No shelter from this storm

Classified by meteorologists as a “weather bomb,” Lake Winnipeg’s recent storm has left a chaotic clamouring that can be heard from many sides of the lake. Yet amid this cacophony, there are also stories that are being drowned out.

A weather bomb, categorized by Environment Canada as the most severe type of winter storm, is known for “dumping heavy amounts of rain and snow, producing hurricane-force winds and creating high surfs that cause severe beach erosion and coastal flooding.” In Lake Winnipeg’s case, two weather systems unpredictably collided, creating winds close to 90 kilometres per hour, massive waves and rain. Every community on the lake was affected to some extent by the storm.

Numerous states of emergency were declared in various rural municipalities (RMs) and homes were evacuated due to rapidly rising water levels, dangerous winds and flooding. The most dominant storm-related concerns heard in mainstream media surround the lack of comprehensive storm barriers, property loss due to sandbank erosion and questions about who will pay for clean up costs.

In what can be dubbed a once in lifetime storm, there is no way communities were adequately prepared to deal with the onslaught as storms of this caliber are just not expected or anticipated. The lack of safeguards have many lakeside residents blaming their local RMs, who are in turn shifting blame on the provincial and federal governments. Many people are also angered to find out that cottages, considered recreational dwellings, will not be eligible for certain kinds of compensation.

Of course these are all very valid concerns, but straining to hear the more marginalized stories from this tempest reveals some less privileged perspectives. To begin, it must be acknowledged that although many cottages were damaged or threatened by sandbank erosion, cottages are second homes for people. There are a significant amount of homes that were damaged in the storm, leaving people with no other place to go. For instance, 52 people were evacuated from Sagkeeng First Nation, many of whom are still staying in a Pine Falls hotel because water and wind destroyed their homes.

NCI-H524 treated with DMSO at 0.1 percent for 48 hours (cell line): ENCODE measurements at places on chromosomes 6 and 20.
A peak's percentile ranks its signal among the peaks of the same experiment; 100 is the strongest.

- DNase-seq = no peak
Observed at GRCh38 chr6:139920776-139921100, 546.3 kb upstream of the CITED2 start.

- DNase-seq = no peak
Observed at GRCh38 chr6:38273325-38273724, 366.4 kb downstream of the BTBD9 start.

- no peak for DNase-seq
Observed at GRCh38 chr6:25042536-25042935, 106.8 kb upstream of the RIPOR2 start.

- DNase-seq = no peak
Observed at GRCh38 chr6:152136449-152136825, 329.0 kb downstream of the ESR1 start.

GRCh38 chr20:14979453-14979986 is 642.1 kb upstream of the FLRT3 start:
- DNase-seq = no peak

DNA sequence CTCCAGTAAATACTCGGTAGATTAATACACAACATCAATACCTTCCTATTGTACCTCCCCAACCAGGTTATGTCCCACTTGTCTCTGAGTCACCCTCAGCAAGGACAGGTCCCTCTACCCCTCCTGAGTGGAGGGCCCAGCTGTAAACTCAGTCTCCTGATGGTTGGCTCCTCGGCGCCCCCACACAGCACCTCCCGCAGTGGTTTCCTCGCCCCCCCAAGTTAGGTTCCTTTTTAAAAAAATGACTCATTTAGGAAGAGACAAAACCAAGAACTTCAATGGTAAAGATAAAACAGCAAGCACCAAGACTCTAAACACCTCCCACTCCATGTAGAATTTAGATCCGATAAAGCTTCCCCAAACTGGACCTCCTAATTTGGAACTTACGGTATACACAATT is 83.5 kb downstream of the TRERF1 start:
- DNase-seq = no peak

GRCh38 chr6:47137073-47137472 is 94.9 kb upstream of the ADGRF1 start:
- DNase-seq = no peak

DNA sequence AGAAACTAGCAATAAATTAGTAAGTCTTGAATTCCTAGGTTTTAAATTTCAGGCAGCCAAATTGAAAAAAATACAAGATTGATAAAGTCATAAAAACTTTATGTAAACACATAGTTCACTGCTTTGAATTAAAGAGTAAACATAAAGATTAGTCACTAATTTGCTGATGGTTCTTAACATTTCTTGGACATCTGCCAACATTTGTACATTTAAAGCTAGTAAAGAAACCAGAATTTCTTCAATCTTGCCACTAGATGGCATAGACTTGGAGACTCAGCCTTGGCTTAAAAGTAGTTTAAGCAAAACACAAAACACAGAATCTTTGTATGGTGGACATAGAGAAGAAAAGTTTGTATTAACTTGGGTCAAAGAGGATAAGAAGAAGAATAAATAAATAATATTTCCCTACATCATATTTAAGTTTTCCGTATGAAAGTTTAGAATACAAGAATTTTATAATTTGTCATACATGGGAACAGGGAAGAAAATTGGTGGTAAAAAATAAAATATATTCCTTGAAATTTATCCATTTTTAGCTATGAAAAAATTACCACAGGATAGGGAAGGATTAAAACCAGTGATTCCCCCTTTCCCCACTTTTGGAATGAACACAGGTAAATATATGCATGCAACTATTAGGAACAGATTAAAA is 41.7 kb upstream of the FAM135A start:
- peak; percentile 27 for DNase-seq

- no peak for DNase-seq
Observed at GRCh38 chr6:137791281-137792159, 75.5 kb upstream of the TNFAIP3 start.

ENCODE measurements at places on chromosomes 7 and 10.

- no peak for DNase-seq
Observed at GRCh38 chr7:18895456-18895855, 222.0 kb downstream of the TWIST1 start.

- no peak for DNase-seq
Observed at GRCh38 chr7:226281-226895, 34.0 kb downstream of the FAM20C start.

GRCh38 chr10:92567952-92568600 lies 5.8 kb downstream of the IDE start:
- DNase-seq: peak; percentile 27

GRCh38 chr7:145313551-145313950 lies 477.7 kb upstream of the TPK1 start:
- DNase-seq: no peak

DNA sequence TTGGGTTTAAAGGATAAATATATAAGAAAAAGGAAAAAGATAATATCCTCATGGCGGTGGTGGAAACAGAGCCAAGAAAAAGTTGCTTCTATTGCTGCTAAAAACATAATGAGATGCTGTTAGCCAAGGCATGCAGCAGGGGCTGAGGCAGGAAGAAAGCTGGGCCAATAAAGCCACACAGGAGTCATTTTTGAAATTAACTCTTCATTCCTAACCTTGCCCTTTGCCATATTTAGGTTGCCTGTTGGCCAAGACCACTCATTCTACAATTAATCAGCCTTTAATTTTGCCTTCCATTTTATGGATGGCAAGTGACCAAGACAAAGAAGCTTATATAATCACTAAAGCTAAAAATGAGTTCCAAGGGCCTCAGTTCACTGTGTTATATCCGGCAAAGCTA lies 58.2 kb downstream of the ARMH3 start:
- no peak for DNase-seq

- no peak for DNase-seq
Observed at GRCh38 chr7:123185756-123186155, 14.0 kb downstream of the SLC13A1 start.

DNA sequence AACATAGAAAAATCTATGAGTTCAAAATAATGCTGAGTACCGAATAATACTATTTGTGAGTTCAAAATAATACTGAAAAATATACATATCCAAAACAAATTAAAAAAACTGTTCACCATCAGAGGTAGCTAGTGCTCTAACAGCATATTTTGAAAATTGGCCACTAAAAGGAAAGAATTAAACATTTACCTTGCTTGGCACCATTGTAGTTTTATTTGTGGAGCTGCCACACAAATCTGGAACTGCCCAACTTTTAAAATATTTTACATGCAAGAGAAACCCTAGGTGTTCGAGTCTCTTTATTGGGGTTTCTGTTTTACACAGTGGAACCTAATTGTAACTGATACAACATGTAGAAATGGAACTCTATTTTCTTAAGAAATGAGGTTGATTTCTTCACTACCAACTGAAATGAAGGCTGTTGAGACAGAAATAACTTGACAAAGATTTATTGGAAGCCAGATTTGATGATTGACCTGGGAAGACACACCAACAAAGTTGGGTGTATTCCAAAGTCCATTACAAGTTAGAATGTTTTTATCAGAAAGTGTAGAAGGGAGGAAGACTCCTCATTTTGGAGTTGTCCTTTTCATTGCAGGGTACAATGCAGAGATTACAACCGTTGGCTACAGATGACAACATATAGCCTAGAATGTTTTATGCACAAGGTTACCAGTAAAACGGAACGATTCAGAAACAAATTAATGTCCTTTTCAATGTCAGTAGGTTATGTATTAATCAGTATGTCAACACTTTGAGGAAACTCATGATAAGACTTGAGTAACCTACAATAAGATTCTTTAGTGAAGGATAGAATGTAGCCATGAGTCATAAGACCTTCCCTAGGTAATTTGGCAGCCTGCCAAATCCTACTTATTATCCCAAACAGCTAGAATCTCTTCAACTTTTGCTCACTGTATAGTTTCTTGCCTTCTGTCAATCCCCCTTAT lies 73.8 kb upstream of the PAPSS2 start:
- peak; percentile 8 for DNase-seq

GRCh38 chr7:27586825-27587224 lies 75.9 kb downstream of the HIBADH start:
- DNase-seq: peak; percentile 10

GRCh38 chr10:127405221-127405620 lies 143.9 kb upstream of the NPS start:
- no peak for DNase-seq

Perhaps even more humbling to consider is the uncontrollability of nature. The truth of the matter is, Lake Winnipeg’s beaches are now stunningly sprawling. Although the storm did dump much debris on the shores, it also cleared the way for more beach-blanket space.

Yes, there is something very appealing and beautiful about establishing communities, homes and cottages around the water, but how practical is it? Maybe the threat of further erosion and loss of property value will catalyze a trend that will reverse the demand for much coveted lakefront properties.

And maybe, just maybe, this is a wakeup call — a reminder that we are not completely in control. In a time and place where a company controls water levels on an entire lake and its rivers, where we build dwellings perilously close to notoriously unpredictable large bodies of water and where we arrogantly contaminate it to the point of sickness, this feels a bit like karma.